Thanks Beth, great stuff and we even hear vanity and self-publishers described as the exact same. Actually, most see POD, vanity and self-publishing companies as the same. I will run a post breaking down all the different types in more detail. Great stuff!


Ryan Tate said...

Once again thank you so much for all of the wonderful responses and I have even had several direct contacts with some questions. Several of you have asked questions about if an advance is actually paid back and that is correct. We signed an author Ken F. who had been with a division of Random House and one of his biggest frustrations was that he received a royalty advance, didn't sell enough books and actually received an invoice from them at the end of the first year for the amount of money he hadn't sold to cover his advance. While this is unfortunate, it does happen. Now some of you may be confusing a royalty advance with a signing bonus, a signing bonus can be negotiated anyway and usually is just that a bonus that doesn't have to be repaid. All traditional publishers can negotiate advances and bonuses however they want, but these situations do happen and an author should look out for it. I believe Jane S. had the most questions and I hope that helps clear it up.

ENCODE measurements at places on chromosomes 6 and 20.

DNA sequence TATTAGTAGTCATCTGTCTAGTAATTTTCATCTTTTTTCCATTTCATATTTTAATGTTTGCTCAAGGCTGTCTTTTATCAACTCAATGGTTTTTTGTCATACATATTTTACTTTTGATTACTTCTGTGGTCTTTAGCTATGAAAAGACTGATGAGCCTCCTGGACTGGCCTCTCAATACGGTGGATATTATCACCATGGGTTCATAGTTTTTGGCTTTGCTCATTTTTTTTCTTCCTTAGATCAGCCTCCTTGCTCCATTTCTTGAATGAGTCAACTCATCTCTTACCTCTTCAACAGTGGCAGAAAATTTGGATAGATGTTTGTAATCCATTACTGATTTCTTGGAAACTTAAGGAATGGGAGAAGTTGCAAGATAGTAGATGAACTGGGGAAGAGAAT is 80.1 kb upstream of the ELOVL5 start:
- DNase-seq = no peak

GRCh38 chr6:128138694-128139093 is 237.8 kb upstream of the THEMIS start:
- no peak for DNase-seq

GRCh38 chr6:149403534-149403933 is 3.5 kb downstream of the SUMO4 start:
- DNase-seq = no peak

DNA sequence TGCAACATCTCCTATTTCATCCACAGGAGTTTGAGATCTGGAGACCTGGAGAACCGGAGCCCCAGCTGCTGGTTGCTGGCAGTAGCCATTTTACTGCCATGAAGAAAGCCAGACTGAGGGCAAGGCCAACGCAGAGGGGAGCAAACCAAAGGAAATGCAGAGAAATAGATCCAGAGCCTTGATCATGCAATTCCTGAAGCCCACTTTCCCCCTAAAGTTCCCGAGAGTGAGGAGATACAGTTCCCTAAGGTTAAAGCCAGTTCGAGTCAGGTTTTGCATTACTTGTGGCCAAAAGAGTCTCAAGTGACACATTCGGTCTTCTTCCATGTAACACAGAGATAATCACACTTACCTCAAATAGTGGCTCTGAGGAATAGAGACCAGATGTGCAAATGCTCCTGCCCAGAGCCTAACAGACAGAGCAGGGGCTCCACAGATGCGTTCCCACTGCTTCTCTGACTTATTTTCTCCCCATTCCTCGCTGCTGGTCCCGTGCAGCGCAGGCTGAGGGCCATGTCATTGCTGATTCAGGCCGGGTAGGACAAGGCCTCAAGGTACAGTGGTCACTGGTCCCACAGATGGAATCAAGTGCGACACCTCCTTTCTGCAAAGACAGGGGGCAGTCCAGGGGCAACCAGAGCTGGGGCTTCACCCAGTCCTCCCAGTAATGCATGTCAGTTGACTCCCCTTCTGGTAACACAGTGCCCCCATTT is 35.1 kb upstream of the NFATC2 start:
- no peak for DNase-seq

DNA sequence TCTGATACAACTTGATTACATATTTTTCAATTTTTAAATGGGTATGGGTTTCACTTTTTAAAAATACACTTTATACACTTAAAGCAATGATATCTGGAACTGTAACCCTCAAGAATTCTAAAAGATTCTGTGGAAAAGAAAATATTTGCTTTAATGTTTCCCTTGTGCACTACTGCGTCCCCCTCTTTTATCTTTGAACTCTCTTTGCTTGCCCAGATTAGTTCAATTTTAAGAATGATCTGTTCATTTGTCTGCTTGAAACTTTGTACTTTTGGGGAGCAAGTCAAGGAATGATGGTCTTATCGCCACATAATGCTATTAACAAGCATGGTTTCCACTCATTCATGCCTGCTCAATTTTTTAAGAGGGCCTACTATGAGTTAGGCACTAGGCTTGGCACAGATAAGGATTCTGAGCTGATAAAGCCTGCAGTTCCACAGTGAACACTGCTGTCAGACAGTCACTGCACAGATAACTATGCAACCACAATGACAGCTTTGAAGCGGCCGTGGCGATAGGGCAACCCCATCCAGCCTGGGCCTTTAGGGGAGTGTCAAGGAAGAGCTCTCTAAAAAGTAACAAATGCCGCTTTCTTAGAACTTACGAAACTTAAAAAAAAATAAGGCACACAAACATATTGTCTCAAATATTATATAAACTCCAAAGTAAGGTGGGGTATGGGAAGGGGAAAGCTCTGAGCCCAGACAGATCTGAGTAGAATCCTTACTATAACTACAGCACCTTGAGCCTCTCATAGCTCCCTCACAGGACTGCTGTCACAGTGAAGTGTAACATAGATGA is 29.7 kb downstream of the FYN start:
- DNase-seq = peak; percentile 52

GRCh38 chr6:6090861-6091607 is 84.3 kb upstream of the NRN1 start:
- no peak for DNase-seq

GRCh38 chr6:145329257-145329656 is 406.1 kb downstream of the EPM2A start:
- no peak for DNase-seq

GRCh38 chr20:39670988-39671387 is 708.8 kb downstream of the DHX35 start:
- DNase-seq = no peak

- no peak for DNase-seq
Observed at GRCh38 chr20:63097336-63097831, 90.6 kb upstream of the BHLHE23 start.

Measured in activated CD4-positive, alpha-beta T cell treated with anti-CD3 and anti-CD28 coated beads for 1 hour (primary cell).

Ryan Tate

Anthony Woolstrum said...

Dear Ryan,

Great post. I deal with so many authors who were taken in by the smoke and screens and illusory promises of self-publishing companies.

I totally agree that the questions you have listed are the right questions to ask. The authors I have run across who are disillusioned about the publishing process also don't realize how high a self publishing company may decide to set their book list price, how much they are going to charge for shipping, and how unaccountable some companies are for royalties. Those are just a few more traps for the unwary.

Great post.

-Anthony Woolstrum
Adsum Press

Anonymous said...

I need my autobiography to be published and I know it's an absolute winner-"However", I am a single mum with two children and need to find someone who will consider reading it and as you say, "advance' me the tools and financial assistance needed to get it going.I live in San Diego-any advice?" Where should I start? Tahnks- CASSANDRA